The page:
Wilkerson impressed the Atlanta FC United coaches at his first tryout practice and was asked to suit up for a game. A couple weeks later, they called and offered him a spot on the team.
“We got the call offering, and I was thinking, ‘What’s the catch? How much is it going to cost?’ ” Scott Wilkerson said. “Then they told me it was free. ‘What do you mean it’s free?’ Then you realized that this is a chance of a lifetime. The facilities are world-class and they throw everything into developing these players.”
There was, however, one small catch.
They wanted Wilkerson to move to Atlanta in two months to join the team and finish the current season. They needed his talents at the striker position as soon as possible.
It meant leaving school before the semester was over and forgoing his senior year of high school. Now, he’ll graduate in December taking mostly online classes to get his high school diploma.
Playing with Atlanta FC United allows him the choice next year to either sign a professional contract or play college soccer.
It also meant leaving the teammates he’d grown up with since moving to Asheville in the fourth grade.
“I remember being nervous to tell my Select team that I was leaving, but when I did, I huddled everyone together after practice and they all came in for a hug,” Wilkerson said. “Having that support system has been something I’ll cherish. They understood this was what I’ve always wanted to do.”
They also asked if his mom and dad planned to join him in Atlanta.
“For me, there wasn’t even a question about leaving,” Linda Wilkerson said. “Why wouldn’t I? This is Michael’s dream. And I want to be with my family and I love we get to go on this new adventure together.”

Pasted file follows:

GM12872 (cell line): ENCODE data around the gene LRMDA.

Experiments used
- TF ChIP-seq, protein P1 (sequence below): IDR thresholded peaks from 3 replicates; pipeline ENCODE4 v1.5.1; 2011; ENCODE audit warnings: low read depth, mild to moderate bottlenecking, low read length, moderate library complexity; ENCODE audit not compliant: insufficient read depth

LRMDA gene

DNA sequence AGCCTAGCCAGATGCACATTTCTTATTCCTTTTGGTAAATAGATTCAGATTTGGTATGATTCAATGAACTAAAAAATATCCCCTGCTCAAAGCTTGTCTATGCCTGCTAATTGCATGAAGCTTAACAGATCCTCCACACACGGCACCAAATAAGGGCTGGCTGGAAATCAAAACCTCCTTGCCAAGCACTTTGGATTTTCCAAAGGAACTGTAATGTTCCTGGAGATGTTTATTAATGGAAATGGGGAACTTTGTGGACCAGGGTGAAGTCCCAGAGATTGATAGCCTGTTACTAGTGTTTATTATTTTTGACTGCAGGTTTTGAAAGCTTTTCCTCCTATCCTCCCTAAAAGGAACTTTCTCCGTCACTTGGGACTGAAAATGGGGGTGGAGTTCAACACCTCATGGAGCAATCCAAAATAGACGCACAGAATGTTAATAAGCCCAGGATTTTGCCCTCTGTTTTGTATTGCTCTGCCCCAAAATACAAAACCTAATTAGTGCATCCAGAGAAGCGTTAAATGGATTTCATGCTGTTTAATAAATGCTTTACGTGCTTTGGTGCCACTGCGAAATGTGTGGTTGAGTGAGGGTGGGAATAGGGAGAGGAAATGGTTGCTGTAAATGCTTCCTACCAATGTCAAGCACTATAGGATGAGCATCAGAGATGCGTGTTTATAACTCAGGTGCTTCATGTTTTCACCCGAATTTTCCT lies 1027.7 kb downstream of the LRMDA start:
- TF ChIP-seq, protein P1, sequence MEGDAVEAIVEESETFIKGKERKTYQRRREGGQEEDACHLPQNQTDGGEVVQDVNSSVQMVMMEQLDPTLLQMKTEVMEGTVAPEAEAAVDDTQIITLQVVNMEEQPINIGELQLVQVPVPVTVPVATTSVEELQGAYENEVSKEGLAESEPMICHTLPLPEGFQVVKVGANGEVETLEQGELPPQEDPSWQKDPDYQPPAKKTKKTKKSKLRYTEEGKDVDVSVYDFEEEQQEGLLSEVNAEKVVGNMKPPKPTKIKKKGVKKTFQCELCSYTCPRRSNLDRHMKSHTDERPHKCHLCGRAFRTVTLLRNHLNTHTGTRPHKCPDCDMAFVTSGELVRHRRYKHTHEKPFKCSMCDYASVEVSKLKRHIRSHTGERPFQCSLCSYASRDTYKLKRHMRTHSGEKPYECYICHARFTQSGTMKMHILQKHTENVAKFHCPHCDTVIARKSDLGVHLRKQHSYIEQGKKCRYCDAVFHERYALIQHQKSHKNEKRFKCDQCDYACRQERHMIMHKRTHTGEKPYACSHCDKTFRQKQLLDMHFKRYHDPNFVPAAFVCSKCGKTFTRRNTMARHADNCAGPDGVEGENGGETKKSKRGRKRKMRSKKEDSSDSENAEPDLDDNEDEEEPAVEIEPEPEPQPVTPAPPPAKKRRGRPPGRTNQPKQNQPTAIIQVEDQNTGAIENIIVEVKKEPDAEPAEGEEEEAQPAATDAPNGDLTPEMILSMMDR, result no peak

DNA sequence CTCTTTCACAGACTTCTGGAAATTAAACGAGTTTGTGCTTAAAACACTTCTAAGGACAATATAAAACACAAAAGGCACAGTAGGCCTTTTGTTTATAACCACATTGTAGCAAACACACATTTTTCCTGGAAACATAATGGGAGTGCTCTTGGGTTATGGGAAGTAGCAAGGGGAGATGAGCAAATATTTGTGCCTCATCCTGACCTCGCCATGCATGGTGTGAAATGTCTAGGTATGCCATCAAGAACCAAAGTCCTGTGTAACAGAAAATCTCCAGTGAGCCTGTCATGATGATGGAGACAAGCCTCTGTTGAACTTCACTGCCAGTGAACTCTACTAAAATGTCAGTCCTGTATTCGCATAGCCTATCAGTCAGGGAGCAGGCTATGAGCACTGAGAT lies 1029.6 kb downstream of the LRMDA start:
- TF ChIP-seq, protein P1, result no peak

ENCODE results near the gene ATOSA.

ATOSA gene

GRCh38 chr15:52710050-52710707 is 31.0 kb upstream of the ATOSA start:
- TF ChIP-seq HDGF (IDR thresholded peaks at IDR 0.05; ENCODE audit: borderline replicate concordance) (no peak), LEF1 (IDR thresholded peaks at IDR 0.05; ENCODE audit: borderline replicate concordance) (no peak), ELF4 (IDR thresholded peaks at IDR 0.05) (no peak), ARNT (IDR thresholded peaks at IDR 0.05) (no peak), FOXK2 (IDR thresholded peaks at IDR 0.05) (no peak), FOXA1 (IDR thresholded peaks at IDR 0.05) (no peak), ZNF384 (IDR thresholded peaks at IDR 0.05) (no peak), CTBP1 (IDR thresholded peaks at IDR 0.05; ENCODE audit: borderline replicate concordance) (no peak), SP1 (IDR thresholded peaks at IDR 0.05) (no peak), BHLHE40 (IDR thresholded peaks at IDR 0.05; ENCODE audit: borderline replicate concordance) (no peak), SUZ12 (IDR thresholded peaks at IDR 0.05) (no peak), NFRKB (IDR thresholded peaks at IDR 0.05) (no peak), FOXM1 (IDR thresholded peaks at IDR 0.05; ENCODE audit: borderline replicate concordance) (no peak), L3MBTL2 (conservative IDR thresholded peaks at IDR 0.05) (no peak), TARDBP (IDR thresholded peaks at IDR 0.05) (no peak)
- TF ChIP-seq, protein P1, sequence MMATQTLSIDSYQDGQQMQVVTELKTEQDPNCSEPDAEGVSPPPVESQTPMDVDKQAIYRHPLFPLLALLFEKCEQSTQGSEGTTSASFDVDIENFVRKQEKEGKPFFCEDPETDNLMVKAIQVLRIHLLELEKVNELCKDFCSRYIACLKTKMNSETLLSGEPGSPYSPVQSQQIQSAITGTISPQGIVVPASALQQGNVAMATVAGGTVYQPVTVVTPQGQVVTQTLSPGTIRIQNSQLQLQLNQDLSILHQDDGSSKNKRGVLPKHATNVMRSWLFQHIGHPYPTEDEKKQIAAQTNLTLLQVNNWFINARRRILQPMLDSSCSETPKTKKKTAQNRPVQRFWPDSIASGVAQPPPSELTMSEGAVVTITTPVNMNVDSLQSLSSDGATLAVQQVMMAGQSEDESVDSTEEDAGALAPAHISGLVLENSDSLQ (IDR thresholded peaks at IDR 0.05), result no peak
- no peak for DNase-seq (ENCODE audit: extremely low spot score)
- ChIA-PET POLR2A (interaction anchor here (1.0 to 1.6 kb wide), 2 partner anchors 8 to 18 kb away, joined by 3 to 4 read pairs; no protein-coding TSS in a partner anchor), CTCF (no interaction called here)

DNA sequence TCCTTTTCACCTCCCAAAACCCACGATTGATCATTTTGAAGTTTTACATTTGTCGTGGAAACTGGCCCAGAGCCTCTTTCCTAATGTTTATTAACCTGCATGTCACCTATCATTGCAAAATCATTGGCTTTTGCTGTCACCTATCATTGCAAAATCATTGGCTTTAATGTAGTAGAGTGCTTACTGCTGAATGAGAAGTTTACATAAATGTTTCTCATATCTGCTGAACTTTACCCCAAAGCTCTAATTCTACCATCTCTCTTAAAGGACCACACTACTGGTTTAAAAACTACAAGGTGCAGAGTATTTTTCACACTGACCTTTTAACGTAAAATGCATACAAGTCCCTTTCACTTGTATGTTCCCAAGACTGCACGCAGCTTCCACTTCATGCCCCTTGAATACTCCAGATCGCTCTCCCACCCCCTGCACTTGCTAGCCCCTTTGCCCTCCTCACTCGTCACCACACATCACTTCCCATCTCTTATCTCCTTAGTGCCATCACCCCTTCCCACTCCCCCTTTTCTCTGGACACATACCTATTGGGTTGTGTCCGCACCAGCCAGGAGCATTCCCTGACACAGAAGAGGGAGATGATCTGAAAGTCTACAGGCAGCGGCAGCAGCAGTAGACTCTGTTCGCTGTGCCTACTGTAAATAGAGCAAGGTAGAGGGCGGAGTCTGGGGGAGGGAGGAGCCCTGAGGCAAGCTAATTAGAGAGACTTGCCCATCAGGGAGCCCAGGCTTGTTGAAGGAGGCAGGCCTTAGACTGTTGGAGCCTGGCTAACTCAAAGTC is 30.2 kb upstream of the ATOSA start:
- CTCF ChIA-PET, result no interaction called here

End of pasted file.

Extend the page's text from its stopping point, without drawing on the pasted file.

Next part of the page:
The move will be particularly hard on Scott, who owns Harmony Motors in Asheville, and will have to split his time between the cities during the next year and a half. Linda also left her part time job with Asheville Schools.
It’s a sacrifice their son does not take for granted.
“It means the world to me,” Wilkerson said. “I see how much is going to change for not only me but them as well. I see how much love and support is behind me, and that makes me want to take this opportunity in stride. I couldn’t be more grateful.”
Wilkerson is not the only young player from WNC to garner an invite from an elite level MLS academy.
Carolina Day sophomore goalkeeper Will Watson and Johnny Mennell — the son of UNCA men’s soccer coach Mathes Mennell — will join programs next year.
Watson will play for FC Dallas’ U15 team and Mennell will join the DC United U15 team.
“I think this is a big opportunity to put WNC on the map as a soccer town that can produce the same talent as bigger cities,” said Trei Morrison, who worked with all three players as boys director of coaching at the Asheville Buncombe Youth Soccer Association. “To be able to have a couple guys make it to an MLS academy is a big deal for us. It says a lot about the way soccer is being treated in Asheville.”
Carolina Day’s Brenner trained both Watson and Wilkerson. He said their success will lay the foundation for the next generation of soccer players in the area.
“These academies are the farm team to the professional teams,” Brenner said. “Now that we’ve had some players have success, these teams will trust us when we call them and tell them about a player. This is a first for us, but not a last.”